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editorial

Police training should reflect findings in Marathon bombing report

Police officers guarded the entrance to Franklin Street during the April 19, 2013, search for Marathon bomber Dzhokhar Tsarnaev.
Police officers guarded the entrance to Franklin Street during the April 19, 2013, search for Marathon bomber Dzhokhar Tsarnaev.AP/file

Almost every page in Friday’s much-anticipated state report on the response to the 2013 Marathon bombing tells Bostonians what they already knew: Police acted heroically in tracking down the bombers, and the region’s emergency medical professionals showed astonishing skill in caring for the wounded. Still, the report does identify some weaknesses, and it does no dishonor to the work that first responders did that chaotic week to take heed of the ways they could improve. Specifically, the report identified a breakdown in “weapons discipline” by officers battling the Tsarnaev brothers in Watertown, and found that the thousands of officers who “self-reported” to Watertown hoping to assist in the chase were poorly managed. It would be the ultimate rebuke to the Tsarnaevs if law enforcement agencies can learn from the experience of pursuing them how to become safer and more effective in the future.

Officers opened fire on at least three questionable occasions, according to the report. When Dzkokhar Tsarnaev fled the scene of the initial shootout in Watertown, officers on both sides of the street opened fire, creating a dangerous crossfire. Though the report does not specifically say so, from other accounts it appears likely that this is when MBTA police officer Richard Donohue was shot by another officer (a separate investigation into Donohue’s shooting remains incomplete). A few minutes later, after an erroneous report of a stolen police vehicle, an officer found the vehicle and opened fire; inside were two law enforcement officials, who were unharmed. Finally, when officers cornered Tsarnaev in a boat in Watertown, an officer began shooting without authorization, causing other officers to join, and creating what the report called “contagious fire.”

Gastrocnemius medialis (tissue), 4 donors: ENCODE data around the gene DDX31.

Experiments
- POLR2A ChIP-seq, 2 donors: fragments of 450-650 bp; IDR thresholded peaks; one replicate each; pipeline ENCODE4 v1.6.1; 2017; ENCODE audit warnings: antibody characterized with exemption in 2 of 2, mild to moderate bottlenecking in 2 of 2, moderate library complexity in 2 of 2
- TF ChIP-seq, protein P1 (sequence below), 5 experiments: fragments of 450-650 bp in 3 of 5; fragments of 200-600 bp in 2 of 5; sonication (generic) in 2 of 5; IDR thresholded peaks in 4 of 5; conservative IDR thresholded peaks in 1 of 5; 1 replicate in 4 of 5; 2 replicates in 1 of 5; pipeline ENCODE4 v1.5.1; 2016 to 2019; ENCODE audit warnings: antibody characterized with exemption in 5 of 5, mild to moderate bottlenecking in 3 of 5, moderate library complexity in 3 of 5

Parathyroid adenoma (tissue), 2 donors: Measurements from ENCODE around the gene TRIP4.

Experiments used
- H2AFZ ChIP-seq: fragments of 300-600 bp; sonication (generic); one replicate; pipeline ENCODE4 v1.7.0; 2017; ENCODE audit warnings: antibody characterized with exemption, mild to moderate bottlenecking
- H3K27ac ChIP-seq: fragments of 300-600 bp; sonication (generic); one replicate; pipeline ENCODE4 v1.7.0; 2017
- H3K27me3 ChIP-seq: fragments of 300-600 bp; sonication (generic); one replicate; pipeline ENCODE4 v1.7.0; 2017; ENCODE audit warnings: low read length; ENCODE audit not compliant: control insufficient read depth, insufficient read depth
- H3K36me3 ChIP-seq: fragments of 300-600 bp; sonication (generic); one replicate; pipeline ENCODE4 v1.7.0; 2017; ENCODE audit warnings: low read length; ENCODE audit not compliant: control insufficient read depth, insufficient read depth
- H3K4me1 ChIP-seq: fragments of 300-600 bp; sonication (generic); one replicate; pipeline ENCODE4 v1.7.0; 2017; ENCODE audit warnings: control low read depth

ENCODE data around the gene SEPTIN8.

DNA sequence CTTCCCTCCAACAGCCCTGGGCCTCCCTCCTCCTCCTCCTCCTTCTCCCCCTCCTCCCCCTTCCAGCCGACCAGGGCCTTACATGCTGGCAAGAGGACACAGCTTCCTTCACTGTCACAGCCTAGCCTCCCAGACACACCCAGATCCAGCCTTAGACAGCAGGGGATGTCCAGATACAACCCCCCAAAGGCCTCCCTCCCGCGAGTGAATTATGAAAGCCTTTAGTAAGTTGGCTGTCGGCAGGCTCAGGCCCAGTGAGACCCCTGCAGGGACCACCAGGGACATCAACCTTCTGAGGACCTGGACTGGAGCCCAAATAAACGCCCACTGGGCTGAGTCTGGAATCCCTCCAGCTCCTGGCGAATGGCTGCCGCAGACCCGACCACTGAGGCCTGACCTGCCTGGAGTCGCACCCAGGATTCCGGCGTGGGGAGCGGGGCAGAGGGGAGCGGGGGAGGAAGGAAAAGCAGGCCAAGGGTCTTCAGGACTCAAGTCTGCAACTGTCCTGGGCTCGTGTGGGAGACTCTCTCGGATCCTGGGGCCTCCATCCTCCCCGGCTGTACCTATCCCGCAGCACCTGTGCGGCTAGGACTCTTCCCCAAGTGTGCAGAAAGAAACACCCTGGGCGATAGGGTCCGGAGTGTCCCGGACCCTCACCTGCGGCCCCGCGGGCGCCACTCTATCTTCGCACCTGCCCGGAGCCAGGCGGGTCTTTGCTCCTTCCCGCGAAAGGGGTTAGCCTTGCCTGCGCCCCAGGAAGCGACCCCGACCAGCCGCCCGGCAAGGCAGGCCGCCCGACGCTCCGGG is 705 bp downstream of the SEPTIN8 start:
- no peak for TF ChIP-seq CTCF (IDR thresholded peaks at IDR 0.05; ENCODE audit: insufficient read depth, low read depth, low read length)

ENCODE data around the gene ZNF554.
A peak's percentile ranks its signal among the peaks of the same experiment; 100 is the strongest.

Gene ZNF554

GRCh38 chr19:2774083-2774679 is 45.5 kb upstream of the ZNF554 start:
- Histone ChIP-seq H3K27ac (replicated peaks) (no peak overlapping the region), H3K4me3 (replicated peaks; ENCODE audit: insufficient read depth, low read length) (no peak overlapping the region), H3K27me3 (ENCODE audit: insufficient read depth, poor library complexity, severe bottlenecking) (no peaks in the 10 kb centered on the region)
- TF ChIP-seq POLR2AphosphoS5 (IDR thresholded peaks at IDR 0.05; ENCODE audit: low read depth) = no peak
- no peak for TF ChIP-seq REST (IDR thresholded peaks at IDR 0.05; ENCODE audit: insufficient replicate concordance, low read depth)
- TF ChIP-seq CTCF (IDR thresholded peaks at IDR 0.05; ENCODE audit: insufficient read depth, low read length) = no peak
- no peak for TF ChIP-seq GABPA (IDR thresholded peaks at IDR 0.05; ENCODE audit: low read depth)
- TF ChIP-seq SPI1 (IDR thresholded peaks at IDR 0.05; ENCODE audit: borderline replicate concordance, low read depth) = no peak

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Although, thankfully, Donohue was the only officer hurt, all three incidents created an unacceptable risk of officers shooting one another. Hindsight, of course, is perfect, and everyone in Boston remembers how tense those hours were. But undisciplined shooting, in the middle of residential neighborhoods and with other officers in the crossfire, must be avoided. Two of the report’s recommendations stand out. Police need more weapons training. And, crucially, “it must be part of police training throughout the state that in complex, large incidents or multiple incidents, an officer does not respond unless requested by an official with the authority to make such a request.”

Nobody can fault the officers who voluntarily reported to a dangerous situation in order to help catch a terrorist. But without a way to integrate them into the response, the presence of those officers risked compounding the miscommunications that may have led to Donohue’s shooting. Hopefully, there will be no next time — but just in case there is, police training should reflect the cautions urged in Friday’s report.

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